When we popped out onto a gravel road I wasn't expecting we lined up and rode hard to catch a couple riders in front of us.  I asked one of them if he knew the course and he said the road lead all the way to the finish, but that it was still a long way.  That's all I needed to hear and I took off.  Rock wasn't feeling it and told me to go on.  I spent a couple miles going back and forth with the top Women finisher, Catherine Walberg of Team Kenda Pro Cycling until I was able to pull away from her a little, then I caught up to Larry Koester of GORC on a singlespeed and we traded places a few times.  I'd pass him going downhill (where I think he was drafting) and he'd pass me going up the next one.

It turned out the final gravel road section was about 8 miles and was the same road we'd gone out on to start the race.  Once we got to the place we'd turned to get to the trail at the start I knew how much riding was left and decided to make one last push to beat Larry.  He was able to hold me off until we got to the river crossing about a quarter mile from the finish.  Unfortunately the flatbed trailer was nowhere to be seen.  Larry hit the water a few seconds before me, got off his bike and waded through the water.  When I got off my bike and straightened my legs in the cold water they started cramping and I couldn't move for about 20 seconds.  It was extremely painful and I forgot about Larry and started looking back for Catherine.  Luckily the cramping stopped and I was able to cross the water and ride to the finish line, all the while looking over my shoulder.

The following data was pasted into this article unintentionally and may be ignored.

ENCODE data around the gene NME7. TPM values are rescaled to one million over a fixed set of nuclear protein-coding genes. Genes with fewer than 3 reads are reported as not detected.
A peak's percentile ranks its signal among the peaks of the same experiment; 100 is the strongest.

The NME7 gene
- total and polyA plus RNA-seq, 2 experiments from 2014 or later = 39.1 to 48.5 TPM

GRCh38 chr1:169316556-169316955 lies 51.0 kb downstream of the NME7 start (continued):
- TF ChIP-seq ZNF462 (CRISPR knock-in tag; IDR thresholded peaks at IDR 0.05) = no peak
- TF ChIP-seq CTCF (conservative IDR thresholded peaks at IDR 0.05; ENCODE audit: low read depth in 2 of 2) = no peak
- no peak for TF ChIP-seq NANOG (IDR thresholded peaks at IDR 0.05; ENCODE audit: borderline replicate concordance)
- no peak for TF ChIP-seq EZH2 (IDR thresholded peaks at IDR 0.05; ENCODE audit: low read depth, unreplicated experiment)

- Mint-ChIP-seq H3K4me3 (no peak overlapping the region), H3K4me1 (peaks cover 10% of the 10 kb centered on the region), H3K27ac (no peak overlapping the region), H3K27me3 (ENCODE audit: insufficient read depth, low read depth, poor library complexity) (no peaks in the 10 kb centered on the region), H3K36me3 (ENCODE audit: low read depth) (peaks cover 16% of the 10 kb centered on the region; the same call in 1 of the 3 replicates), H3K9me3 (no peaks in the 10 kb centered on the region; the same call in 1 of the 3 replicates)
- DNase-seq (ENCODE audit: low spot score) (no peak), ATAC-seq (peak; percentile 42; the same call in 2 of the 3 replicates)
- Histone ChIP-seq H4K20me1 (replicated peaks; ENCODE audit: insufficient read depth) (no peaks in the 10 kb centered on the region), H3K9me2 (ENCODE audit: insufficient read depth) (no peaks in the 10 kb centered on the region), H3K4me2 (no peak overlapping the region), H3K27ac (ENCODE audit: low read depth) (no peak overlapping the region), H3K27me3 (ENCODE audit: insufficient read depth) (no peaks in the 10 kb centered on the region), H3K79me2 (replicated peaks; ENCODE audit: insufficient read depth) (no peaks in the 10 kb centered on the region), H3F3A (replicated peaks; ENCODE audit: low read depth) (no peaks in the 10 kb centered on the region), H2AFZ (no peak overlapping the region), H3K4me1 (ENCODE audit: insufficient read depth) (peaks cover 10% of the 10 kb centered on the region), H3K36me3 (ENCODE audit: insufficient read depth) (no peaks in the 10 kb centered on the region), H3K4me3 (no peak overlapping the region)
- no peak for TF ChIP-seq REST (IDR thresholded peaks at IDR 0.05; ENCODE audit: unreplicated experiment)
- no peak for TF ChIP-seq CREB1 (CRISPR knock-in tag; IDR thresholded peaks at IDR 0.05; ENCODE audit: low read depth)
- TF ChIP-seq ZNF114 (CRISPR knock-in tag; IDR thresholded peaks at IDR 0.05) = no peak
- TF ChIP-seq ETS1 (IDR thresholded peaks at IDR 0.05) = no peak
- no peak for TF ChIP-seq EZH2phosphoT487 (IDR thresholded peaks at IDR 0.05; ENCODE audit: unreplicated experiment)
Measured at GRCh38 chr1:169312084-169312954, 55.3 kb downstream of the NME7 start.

I crossed the finish line after 5 hours, 30 minutes and 51 seconds of racing; in 21st place.  16 seconds away from that top 20 I was after.  Rock finished a few minutes back in 25th and Zdenek was in front of Larry in 19th.  Stephen wound up finishing in 85th; riding the last 2 hours in the rain.

Here's a picture of me right before I crossed the finish line:

Jon Schottler of CBC Race Team won with a time of 4.39.34.  Amazingly, with the muddy trails, the top 4 finishers were able to break the course record with only 13 seconds between 1st and 2nd.  There was a lot of talent on the trails that day.  Here's a link to the results.

Scott Davis and crew of Springfield Bicycle Company did an amazing job with this event.  Considering everything that went on they pulled off a wonderful weekend.  Not to mention the effort it took for them and their volunteers to prepare the course in the months leading up to the race.  Hats off to them and I'll be back in 2010 (hopefully on an s-works epic!).

Here are the photo galleries I've seen of the weekend: